The Real Reason Expensive Pasta Tastes Better Than Cheap Pasta

There are so many pasta-bilities when it comes to our favorite Italian meal. Whether it is homemade or store-bought, pasta is an easy go-to dinner that can be thrown into almost any recipe. Chickpea pasta is the way to our hearts right now (shoutout to a low-carb, high-protein meal!).

Yet, have you ever wondered why expensive pasta has a better taste than cheaper ones? The obvious answer is that, yes, it is fresher. But, it is the texture of the product that makes all of the difference when it comes to cuisine. According to HuffPost, cheap pasta boxes have the same ingredients as more expensive brands consisting of semolina and water.

If your favorite box of spaghetti is $1, it is likely that the brand wanted to produce more of the item in less time. This means that this dried pasta is extruded from Teflon dies (shiny devices that cut the noodles). The product makes factories more efficient in that more dough is pushed through the die faster.

This is it how the production process affects the taste of pasta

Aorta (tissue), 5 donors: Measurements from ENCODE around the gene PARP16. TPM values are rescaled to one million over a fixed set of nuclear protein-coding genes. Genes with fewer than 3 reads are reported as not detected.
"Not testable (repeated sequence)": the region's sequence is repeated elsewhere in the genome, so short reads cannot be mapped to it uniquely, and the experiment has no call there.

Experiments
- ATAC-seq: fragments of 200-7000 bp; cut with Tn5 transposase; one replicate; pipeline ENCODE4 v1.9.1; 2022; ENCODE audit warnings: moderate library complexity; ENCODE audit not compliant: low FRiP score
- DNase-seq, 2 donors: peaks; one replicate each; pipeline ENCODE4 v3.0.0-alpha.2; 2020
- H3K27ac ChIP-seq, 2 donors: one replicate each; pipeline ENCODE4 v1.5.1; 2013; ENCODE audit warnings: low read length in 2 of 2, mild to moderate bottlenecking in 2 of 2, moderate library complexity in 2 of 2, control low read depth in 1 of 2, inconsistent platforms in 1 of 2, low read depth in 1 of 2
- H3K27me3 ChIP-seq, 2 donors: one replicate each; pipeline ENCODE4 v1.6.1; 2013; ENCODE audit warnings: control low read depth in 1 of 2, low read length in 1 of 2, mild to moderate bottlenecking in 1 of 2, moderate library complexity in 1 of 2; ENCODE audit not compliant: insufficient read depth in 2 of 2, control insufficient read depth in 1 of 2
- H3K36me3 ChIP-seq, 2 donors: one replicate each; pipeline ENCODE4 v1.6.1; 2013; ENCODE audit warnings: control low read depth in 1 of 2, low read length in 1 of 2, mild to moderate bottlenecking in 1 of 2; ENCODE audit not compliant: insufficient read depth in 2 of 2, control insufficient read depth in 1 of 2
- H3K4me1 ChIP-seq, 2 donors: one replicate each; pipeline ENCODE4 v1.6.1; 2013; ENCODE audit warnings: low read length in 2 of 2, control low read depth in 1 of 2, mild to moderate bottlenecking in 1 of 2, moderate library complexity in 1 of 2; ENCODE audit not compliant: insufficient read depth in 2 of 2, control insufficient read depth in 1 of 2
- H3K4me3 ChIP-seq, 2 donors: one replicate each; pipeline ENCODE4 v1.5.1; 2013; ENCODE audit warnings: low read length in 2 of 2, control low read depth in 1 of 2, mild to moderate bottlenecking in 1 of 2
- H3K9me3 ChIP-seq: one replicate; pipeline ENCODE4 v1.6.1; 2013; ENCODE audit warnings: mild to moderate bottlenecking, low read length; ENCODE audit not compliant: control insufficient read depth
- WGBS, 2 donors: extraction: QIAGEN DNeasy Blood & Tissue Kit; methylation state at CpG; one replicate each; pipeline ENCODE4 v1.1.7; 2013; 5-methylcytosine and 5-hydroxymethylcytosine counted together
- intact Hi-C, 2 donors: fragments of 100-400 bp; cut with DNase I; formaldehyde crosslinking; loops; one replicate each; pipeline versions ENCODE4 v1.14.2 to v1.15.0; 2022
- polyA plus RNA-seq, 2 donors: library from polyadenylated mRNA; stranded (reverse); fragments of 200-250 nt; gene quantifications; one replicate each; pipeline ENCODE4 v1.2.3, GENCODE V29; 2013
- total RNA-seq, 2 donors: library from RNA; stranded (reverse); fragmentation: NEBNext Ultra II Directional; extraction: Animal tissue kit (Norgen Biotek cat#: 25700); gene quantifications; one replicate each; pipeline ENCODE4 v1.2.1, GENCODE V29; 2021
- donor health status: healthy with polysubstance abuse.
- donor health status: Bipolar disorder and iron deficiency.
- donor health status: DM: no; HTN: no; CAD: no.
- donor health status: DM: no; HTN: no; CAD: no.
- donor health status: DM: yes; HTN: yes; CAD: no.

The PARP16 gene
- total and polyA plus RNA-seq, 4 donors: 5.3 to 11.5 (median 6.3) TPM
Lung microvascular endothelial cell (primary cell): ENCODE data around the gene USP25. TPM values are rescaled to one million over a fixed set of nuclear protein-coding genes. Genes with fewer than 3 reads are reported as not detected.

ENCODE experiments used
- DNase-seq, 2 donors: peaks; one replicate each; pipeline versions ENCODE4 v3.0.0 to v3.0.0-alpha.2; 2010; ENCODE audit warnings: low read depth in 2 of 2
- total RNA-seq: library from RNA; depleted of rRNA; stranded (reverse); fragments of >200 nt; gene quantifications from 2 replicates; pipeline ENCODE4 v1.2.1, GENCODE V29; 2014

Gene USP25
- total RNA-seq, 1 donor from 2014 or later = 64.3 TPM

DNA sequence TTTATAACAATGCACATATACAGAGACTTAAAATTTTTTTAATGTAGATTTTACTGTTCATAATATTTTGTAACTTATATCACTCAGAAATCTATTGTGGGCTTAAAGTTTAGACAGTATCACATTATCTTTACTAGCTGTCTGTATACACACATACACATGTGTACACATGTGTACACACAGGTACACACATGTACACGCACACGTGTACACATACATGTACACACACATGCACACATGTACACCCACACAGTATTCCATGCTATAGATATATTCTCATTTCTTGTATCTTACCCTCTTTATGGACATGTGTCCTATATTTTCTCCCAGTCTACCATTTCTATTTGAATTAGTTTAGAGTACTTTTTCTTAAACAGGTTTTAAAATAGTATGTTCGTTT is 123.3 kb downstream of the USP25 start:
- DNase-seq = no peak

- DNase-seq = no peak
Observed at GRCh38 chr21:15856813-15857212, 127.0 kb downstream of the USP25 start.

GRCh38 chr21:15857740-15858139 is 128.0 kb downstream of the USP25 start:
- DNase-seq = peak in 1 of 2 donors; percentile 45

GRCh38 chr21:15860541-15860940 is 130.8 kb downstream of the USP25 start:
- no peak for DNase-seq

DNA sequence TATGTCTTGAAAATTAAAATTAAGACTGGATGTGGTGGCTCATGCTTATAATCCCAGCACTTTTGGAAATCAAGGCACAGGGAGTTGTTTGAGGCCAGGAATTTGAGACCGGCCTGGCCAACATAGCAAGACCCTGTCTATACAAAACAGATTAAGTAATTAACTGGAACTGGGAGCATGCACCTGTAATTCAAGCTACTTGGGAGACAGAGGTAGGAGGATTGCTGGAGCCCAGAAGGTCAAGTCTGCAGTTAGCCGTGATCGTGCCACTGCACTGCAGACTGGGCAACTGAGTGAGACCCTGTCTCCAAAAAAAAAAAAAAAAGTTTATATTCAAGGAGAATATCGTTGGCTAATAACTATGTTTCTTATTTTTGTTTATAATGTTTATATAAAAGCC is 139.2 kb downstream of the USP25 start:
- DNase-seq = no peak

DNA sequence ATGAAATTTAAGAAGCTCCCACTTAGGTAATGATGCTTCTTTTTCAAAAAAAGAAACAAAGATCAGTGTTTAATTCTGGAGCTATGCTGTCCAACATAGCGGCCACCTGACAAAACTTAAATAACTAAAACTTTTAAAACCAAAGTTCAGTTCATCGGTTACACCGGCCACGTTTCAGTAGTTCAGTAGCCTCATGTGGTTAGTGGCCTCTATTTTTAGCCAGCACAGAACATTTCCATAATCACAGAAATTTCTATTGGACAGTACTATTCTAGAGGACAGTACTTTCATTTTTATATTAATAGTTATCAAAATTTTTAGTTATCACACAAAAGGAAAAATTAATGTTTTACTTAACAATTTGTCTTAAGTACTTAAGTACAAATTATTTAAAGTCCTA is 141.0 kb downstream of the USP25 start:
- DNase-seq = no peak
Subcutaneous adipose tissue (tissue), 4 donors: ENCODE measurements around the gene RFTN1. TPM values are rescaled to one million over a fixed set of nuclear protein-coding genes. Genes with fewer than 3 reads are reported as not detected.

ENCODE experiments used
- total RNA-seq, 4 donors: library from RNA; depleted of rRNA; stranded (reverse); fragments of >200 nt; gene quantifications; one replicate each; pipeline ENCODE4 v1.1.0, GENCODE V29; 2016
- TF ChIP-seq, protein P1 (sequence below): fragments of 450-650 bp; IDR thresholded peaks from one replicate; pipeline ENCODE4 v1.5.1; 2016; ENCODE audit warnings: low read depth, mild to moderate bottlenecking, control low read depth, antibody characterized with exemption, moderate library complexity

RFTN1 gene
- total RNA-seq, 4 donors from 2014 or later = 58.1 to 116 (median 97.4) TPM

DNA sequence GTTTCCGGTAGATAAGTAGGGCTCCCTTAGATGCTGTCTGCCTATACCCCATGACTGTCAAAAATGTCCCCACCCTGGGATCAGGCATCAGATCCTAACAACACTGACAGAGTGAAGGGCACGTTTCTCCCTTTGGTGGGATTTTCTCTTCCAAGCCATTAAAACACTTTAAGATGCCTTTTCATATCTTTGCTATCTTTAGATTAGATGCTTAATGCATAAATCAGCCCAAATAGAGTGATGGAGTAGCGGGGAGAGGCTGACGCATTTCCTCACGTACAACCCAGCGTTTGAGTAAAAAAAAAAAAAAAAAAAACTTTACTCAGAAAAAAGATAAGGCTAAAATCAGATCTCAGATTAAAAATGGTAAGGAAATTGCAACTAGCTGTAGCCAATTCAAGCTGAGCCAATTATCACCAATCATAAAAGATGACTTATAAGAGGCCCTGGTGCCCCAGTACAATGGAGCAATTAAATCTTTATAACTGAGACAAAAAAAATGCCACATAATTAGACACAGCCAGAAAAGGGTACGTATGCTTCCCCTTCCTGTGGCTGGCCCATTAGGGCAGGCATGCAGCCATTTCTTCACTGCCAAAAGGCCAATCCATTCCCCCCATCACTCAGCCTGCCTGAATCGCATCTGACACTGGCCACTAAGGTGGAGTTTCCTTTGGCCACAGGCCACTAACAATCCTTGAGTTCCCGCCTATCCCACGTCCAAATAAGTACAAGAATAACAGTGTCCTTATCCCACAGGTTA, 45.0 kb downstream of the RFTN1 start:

Due to the fact that a Teflon die results in shiny and smooth pasta, this is a sign that it is cheaply produced. The pasta is then dried for a short period of time and then packaged. This method greatly affects the texture of pasta, as it is unable to absorb sauce well and requires a fast cook time. A faster cooking time means that perfect al dente noodles are unlikely. 

In our opinion, expensive pasta is worth the extra few dollars. These brands require a low-temperature, slow drying process, and a bronze die that is the key to quality macaroni. Bon Appetit claims that this process forces the structure of the pasta to stay relaxed, leaving small breathable holes in the noodle. This allows your favorite Alfredo or marinara sauce to soak in with extra flavor.

Expensive pasta does have a longer cooking time, although the extra flavor offsets this minor inconvenience. Next time you are at the grocery store in the pasta aisle, check for the phrase "slow-dried." If the food looks a bit chalky or rough, that is a sign that it is high-quality. We are so in for some penne alla vodka tonight.